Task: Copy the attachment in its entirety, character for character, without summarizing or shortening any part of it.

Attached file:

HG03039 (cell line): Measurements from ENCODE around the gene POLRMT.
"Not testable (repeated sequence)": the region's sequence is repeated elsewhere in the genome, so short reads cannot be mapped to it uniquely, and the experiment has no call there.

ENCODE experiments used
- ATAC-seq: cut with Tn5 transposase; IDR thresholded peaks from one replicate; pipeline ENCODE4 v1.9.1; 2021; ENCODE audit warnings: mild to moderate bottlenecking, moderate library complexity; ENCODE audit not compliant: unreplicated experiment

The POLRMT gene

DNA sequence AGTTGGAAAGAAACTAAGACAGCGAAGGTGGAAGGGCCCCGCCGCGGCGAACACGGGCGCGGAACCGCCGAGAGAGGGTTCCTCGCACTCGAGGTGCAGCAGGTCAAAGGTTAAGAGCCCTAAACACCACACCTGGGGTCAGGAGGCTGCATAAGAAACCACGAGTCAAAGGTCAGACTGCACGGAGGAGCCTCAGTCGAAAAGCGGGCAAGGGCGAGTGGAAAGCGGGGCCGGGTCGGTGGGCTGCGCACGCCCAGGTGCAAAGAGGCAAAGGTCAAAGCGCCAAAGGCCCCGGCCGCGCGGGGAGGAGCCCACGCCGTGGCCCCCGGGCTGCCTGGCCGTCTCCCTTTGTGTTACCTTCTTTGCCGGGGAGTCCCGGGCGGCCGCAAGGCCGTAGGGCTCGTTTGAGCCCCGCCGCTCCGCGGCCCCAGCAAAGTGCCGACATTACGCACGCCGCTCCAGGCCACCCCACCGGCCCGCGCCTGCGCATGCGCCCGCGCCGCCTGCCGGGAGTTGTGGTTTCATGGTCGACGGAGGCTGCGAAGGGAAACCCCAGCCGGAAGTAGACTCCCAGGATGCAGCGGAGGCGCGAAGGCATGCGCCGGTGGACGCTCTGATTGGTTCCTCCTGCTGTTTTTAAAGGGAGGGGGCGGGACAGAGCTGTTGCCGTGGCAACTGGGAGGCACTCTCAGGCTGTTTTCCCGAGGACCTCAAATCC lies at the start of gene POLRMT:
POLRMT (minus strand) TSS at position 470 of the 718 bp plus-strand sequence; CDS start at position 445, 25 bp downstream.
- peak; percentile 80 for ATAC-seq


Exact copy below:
HG03039 (cell line): Measurements from ENCODE around the gene POLRMT.
"Not testable (repeated sequence)": the region's sequence is repeated elsewhere in the genome, so short reads cannot be mapped to it uniquely, and the experiment has no call there.

ENCODE experiments used
- ATAC-seq: cut with Tn5 transposase; IDR thresholded peaks from one replicate; pipeline ENCODE4 v1.9.1; 2021; ENCODE audit warnings: mild to moderate bottlenecking, moderate library complexity; ENCODE audit not compliant: unreplicated experiment

The POLRMT gene

DNA sequence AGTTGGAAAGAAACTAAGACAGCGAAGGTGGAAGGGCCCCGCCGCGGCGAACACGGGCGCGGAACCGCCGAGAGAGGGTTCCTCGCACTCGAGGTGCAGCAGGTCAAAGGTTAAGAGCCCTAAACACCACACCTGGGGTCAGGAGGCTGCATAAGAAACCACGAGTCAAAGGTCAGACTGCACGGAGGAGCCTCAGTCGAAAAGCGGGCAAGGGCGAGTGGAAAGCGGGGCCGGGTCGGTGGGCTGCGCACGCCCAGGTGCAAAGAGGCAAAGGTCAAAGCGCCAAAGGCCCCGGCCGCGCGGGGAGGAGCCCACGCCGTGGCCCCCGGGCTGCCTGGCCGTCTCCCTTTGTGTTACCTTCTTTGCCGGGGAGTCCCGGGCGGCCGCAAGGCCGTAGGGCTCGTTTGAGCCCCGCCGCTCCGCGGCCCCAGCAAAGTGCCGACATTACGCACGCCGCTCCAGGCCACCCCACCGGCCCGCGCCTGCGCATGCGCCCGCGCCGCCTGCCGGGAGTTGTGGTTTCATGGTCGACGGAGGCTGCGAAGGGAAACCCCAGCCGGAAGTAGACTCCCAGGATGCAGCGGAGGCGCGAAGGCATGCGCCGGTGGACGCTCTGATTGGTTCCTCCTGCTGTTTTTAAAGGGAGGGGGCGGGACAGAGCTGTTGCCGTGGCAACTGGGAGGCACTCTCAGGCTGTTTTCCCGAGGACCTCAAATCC lies at the start of gene POLRMT:
POLRMT (minus strand) TSS at position 470 of the 718 bp plus-strand sequence; CDS start at position 445, 25 bp downstream.
- peak; percentile 80 for ATAC-seq